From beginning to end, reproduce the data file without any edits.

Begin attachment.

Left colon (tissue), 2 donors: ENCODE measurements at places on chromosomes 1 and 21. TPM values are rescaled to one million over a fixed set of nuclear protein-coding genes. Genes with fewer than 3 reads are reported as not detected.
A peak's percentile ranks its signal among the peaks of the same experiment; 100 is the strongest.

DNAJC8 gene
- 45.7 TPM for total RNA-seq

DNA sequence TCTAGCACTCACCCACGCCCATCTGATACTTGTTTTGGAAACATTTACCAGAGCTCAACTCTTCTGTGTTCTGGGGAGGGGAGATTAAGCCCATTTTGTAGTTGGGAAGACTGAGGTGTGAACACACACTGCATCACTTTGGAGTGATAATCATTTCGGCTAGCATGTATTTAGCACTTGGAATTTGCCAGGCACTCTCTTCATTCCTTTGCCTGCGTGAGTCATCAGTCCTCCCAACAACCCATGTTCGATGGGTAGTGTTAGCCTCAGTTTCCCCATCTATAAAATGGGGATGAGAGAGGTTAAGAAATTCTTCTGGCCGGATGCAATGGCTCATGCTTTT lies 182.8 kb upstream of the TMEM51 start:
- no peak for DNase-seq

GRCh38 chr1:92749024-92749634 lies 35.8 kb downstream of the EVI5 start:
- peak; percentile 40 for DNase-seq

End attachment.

Left colon (tissue), 2 donors: ENCODE measurements at places on chromosomes 1 and 21. TPM values are rescaled to one million over a fixed set of nuclear protein-coding genes. Genes with fewer than 3 reads are reported as not detected.
A peak's percentile ranks its signal among the peaks of the same experiment; 100 is the strongest.

DNAJC8 gene
- 45.7 TPM for total RNA-seq

DNA sequence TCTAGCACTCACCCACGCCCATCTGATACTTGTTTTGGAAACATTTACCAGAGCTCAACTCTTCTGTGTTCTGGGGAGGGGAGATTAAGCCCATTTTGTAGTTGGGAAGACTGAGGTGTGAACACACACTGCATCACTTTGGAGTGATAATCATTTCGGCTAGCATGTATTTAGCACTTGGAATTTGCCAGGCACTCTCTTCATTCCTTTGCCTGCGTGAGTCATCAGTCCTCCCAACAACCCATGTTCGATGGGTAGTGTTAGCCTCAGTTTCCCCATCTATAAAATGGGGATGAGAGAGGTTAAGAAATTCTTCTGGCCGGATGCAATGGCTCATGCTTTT lies 182.8 kb upstream of the TMEM51 start:
- no peak for DNase-seq

GRCh38 chr1:92749024-92749634 lies 35.8 kb downstream of the EVI5 start:
- peak; percentile 40 for DNase-seq